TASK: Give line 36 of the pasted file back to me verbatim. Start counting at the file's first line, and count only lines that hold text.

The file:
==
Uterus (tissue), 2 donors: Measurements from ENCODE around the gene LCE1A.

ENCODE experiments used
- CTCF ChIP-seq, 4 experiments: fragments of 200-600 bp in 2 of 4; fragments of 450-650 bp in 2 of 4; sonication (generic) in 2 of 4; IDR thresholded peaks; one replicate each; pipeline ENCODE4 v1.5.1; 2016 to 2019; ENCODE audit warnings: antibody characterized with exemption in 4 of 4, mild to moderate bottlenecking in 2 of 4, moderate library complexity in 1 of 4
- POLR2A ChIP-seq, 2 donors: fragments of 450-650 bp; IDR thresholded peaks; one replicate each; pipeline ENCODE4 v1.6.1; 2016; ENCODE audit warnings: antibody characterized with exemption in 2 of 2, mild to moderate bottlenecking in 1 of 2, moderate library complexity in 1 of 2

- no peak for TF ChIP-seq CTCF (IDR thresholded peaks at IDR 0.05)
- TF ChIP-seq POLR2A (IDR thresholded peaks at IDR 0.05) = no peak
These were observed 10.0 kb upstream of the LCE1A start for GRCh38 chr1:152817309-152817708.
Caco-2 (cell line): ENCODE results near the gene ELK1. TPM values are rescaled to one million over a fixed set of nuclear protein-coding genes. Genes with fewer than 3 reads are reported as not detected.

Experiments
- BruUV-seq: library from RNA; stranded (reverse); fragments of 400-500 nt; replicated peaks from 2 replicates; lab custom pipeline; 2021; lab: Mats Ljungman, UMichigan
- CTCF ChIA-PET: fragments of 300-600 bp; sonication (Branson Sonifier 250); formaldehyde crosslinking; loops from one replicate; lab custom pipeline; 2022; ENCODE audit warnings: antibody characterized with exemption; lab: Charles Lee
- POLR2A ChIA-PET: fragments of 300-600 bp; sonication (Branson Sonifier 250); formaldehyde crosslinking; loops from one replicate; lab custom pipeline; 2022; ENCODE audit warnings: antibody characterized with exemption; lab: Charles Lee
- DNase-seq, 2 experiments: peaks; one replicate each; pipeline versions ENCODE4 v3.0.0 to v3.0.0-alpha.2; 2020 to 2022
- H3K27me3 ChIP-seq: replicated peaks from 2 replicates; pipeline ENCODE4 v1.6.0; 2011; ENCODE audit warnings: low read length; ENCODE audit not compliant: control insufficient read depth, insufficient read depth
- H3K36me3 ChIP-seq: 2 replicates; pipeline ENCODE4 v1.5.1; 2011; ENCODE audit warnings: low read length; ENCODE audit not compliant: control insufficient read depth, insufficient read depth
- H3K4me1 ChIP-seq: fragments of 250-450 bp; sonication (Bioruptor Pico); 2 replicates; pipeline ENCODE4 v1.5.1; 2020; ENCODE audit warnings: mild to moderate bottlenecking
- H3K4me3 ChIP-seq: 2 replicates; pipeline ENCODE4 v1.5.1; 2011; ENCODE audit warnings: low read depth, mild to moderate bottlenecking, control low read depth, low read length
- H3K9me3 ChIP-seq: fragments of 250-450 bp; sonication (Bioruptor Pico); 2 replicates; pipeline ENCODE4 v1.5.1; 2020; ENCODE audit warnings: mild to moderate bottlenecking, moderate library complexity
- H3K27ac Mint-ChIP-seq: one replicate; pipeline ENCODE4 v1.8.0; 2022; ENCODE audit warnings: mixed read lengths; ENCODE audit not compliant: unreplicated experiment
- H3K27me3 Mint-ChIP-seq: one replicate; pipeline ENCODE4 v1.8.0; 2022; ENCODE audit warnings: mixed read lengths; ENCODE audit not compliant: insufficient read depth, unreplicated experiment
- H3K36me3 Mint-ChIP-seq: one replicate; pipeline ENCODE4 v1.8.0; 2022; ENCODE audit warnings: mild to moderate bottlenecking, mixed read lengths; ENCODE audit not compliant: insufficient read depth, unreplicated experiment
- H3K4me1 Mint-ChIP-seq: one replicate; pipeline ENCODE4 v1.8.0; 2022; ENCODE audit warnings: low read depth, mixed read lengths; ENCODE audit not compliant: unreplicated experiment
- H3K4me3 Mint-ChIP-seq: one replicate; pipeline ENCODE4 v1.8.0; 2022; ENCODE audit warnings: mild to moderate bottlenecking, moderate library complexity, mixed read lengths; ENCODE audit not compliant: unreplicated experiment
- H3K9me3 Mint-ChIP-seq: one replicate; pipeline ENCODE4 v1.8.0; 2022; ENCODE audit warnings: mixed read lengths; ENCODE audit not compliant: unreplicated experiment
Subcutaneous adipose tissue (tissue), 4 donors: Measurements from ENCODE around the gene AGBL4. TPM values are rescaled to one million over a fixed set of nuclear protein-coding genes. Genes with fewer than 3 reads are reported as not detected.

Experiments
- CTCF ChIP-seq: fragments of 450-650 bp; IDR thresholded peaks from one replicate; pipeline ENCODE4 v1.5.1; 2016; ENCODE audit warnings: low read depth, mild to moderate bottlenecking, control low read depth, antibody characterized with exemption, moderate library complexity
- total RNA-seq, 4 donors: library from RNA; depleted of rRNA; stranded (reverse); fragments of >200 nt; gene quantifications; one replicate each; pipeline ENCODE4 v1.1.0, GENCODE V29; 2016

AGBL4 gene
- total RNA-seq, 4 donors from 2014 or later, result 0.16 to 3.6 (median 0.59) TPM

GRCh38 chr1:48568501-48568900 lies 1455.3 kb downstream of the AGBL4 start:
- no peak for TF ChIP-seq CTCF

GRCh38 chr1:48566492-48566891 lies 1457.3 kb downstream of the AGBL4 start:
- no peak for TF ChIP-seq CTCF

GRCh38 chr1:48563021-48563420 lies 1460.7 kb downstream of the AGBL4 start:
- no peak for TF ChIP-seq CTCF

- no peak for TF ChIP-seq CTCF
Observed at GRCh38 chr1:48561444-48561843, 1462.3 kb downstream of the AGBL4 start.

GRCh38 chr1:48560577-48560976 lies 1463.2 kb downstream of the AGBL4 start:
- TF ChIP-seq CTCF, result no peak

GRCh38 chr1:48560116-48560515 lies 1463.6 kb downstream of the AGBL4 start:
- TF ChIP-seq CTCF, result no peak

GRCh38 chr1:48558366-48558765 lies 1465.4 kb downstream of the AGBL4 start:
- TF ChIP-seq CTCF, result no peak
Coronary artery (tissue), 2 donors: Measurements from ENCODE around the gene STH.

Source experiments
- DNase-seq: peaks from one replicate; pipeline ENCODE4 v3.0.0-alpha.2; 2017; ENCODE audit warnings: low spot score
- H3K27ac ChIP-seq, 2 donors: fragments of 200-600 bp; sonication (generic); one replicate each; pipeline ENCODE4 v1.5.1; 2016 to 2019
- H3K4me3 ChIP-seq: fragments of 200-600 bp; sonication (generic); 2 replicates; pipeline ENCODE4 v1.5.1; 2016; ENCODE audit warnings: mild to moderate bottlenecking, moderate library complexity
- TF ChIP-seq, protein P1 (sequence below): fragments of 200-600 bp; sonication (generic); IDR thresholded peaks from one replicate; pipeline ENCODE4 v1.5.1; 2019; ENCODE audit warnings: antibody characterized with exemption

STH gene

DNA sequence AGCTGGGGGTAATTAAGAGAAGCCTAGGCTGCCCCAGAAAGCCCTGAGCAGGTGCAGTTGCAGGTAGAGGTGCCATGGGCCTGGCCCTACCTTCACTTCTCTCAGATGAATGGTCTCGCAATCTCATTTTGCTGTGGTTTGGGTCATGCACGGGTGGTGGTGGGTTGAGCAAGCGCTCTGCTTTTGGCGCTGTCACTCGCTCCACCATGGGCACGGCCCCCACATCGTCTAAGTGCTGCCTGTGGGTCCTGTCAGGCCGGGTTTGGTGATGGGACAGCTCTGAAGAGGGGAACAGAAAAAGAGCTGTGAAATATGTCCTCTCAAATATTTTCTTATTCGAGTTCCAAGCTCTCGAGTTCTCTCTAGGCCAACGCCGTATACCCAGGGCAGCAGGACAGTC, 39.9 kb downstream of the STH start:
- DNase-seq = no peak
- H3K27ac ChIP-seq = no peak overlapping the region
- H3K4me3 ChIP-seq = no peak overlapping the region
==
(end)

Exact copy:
- no peak for TF ChIP-seq CTCF